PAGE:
The long awaited rainy season is now upon us and at its peak. This has most likely brought relief and smiles on the faces of farmers who have been apprehensively waiting for it over the past few weeks as the scorching heat had threatened to derail farming activities.
However, while we welcome the rains as our livelihood and economy are agriculture dependent, we ought to spare a thought for people living in malaria zones most of whom are at the mercy of the mosquito borne disease.
Besides the malaria threat, the rainy season is synonymous with the menace of mosquitoes. Mosquitoes are such a menace and sometimes no matter how much you spray a few can buzz in your ear menacingly through the night, and sometimes mosquitoes can find their way into your sleeping net, and a cage fight erupts and they are usually the winners.
If you are not staying in a malaria prone zone but hate mosquitoes, it is important to ensure that there are no stagnant pools of water near your home. Do away with any containers lying around that can contain rain water and help mosquitoes breed. Also keep the grass short and trimmed around your yard and if possible spray pesticides around the home.
If you are to visit a malaria prone zone, it is important that you get treated, take the malaria prevention course to keep yourself safe and sleep under a treated net throughout the duration of your stay in the malaria prone zone. Make sure that there are no containers lying around with water in as that stagnant water is a possible breeding place for mosquitoes.
In Zimbabwe, malaria is prevalent during the rainy season and a few months after and out of the 60 rural districts, 51 are malaria transmission zones and the disease accounts for thirty to fifty percent of outpatient attendances at clinics and hospitals, according to a 2016 report on malaria.
In Matabeleland Region, malaria prone districts are Bulilima, Mangwe, Matobo, Gwanda, Binga, Tsholotsho and Hwange.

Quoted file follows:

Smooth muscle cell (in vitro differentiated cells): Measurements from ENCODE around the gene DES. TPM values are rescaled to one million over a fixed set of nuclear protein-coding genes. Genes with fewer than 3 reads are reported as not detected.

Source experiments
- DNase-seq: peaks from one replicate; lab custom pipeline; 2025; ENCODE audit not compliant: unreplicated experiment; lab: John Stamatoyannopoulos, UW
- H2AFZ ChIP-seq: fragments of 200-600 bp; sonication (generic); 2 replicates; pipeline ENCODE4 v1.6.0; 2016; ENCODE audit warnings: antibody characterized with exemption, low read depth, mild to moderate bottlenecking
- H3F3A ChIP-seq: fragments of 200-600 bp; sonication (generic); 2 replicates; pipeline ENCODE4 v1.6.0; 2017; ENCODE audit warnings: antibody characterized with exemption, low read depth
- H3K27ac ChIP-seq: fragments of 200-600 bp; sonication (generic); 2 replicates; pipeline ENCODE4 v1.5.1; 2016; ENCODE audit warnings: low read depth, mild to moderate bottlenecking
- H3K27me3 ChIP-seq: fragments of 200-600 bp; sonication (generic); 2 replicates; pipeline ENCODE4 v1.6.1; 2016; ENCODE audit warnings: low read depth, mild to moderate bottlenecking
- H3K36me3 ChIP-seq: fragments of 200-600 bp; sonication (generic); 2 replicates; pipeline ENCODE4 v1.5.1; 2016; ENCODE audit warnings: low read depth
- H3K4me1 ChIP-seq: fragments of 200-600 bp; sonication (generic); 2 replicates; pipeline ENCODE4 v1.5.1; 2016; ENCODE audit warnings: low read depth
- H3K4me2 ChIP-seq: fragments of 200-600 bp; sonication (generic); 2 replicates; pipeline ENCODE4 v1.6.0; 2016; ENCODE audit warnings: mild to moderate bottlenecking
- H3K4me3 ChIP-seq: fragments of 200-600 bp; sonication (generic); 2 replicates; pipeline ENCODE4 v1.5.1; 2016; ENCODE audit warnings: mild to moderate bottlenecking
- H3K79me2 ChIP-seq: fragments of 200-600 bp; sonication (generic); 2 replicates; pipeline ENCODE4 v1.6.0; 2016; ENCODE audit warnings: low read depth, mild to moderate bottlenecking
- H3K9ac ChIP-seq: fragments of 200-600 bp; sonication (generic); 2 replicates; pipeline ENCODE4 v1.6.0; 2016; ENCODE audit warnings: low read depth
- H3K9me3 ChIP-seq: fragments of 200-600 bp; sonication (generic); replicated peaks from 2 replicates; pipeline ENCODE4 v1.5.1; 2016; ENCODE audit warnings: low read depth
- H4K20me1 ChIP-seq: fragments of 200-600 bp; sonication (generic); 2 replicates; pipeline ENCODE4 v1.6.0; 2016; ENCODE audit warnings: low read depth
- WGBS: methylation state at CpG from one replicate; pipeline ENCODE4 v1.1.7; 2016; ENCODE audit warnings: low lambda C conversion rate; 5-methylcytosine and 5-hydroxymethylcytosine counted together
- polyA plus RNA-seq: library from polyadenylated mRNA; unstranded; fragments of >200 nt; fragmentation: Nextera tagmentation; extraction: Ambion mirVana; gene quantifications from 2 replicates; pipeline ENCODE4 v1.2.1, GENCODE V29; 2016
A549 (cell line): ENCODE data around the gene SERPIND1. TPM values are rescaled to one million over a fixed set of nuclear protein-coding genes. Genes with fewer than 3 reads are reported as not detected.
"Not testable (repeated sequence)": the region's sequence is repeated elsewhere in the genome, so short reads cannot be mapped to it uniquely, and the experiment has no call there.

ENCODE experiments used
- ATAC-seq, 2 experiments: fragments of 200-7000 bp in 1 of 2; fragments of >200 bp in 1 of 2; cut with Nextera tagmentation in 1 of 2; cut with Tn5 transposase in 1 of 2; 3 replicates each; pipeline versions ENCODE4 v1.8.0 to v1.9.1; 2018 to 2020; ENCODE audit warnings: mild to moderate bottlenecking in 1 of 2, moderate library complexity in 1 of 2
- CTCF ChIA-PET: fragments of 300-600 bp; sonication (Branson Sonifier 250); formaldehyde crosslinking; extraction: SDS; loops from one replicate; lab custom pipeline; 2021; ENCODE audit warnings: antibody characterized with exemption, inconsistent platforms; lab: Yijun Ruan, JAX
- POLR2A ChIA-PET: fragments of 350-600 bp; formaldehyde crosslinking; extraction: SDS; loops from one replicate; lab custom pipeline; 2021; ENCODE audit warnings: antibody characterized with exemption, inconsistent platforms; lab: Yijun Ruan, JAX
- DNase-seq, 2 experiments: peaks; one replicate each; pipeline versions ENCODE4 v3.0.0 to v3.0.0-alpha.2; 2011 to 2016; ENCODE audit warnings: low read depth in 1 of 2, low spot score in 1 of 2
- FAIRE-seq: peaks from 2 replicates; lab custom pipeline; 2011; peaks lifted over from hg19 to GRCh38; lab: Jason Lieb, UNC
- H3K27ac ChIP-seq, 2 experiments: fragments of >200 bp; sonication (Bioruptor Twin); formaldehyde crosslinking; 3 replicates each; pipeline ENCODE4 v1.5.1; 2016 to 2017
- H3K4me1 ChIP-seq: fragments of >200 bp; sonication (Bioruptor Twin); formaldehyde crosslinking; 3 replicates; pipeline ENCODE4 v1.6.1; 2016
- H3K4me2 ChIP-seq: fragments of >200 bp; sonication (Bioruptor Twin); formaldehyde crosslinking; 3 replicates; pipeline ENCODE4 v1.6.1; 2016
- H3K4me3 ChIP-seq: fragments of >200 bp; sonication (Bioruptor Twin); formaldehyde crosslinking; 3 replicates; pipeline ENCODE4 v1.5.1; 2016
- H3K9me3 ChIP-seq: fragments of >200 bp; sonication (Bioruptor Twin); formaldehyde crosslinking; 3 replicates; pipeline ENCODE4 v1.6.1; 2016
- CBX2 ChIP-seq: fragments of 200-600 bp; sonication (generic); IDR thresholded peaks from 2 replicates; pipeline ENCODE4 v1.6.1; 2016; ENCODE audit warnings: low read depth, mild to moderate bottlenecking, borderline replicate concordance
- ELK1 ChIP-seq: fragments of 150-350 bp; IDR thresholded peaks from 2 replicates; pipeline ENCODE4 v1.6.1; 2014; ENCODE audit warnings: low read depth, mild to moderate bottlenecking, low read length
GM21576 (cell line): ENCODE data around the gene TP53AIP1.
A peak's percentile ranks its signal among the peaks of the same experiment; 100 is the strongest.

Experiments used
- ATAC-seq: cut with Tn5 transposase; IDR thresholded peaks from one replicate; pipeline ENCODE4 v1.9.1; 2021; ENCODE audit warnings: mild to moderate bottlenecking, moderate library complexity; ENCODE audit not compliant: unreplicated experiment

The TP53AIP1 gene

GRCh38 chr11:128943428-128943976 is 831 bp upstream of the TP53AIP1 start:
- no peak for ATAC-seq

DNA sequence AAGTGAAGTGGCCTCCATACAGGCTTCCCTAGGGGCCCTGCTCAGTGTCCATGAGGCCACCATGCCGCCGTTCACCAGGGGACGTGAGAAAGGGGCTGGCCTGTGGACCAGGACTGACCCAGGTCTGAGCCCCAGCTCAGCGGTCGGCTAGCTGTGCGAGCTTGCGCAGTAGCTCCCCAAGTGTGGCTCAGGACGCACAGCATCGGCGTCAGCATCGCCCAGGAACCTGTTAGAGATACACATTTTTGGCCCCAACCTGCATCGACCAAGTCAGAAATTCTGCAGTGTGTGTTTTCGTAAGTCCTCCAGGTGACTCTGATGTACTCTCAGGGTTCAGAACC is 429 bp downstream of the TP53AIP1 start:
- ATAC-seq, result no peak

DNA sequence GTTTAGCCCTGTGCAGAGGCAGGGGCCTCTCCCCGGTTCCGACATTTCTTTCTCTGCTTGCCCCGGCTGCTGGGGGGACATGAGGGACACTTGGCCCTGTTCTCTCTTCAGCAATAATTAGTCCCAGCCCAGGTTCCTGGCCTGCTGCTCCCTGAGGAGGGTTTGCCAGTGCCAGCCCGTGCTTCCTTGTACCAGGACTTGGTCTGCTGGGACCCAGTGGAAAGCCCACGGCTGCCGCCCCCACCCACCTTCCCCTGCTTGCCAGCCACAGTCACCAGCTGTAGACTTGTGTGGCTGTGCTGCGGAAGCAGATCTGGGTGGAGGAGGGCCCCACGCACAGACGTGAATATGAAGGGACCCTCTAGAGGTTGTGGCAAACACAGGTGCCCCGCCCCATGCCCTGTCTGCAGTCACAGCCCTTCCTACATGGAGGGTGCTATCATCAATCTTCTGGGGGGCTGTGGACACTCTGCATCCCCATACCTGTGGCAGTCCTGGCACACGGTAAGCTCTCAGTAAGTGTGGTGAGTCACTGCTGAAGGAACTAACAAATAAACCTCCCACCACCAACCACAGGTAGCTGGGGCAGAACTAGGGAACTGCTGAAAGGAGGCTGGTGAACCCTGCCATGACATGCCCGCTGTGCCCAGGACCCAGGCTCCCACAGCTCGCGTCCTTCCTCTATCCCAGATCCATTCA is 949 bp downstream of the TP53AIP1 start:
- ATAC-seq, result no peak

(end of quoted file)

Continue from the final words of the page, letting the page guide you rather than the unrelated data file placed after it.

Malaria spreads rapidly in moist weather and our weather at this time is generally moist and that is why the percentage of affected people is comparatively more than other African countries.
The necessary precautions for malaria are taking anti-malaria medicines at regular intervals, using pesticides and other such medicines in order to kill the malaria mosquitoes, use of mosquito repellants when going outside and regular visits to clinics for tests.
Some of the common symptoms for malaria are headache, cough, cold, fever and diarrhoea.
If you find yourself having such symptoms, especially if you stay in or have recently visited a malaria prone zone, it is wise to visit the doctor or a clinic to get tested and treated.
In Zimbabwe, malaria is the third highest killer across all age groups after HIV and tuberculosis.
Government has over the years made concerted efforts to fight the disease and on 25 April, the world will commemorate Malaria Day. It is a good time as a country to work now, ahead of the day and make efforts to ensure that every citizen plays their role in the fight.
According to the Ministry of Health and Child Care it is better to fight the disease in a small area where it is easy to contain than when it is spread across a large area as a lot of resources will be used with little impact to those affected.
The World Health Organisation states that malaria is the world’s leading cause of childhood mortality, killing one child in every 30 seconds. The disease mostly affects children under the age of five years and expectant mothers.
Despite all this, access to medication and the cost of treatment remain barriers for people living in malaria affected regions.
In 2010, Matabeleland North recorded the worst malaria outbreak since 1996 and frantic efforts were made to confine the disease to Hwange and Binga districts.
Malaria remains the biggest killer disease, not only in Africa but across the African continent. However, it appears that all attention has been grabbed by HIV and Aids and tuberculosis.
More than half a million people including children succumb to the disease every year.
Measures taken by government to reduce cases of malaria over the years have included vector control, early diagnosis and prompt treatment with effective anti-malaria medicines such as coartemether.
Other measures were community involvement and participation in malaria prevention and control, early detection, containment and prevention of epidemics.
The disease is mostly prevalent during the rainy season, which is now at its peak across the country despite its late start. The momentum in the fight against malaria should always be kept alive and constant.
There is absolutely no need for the country to continue losing lives to curable insect borne diseases such as malaria.
There is a lot that can be done to ensure that the country rids itself of malaria, and generally that the whole of tropical Africa and the reduction of the malaria incident rate is a huge leap towards that goal.
Throughout this rainy season, ensure that you and your family stay safe from malaria and the menacing mosquitoes. Keep mosquitoes away from your homes for more peaceful nights. – @andile_tshuma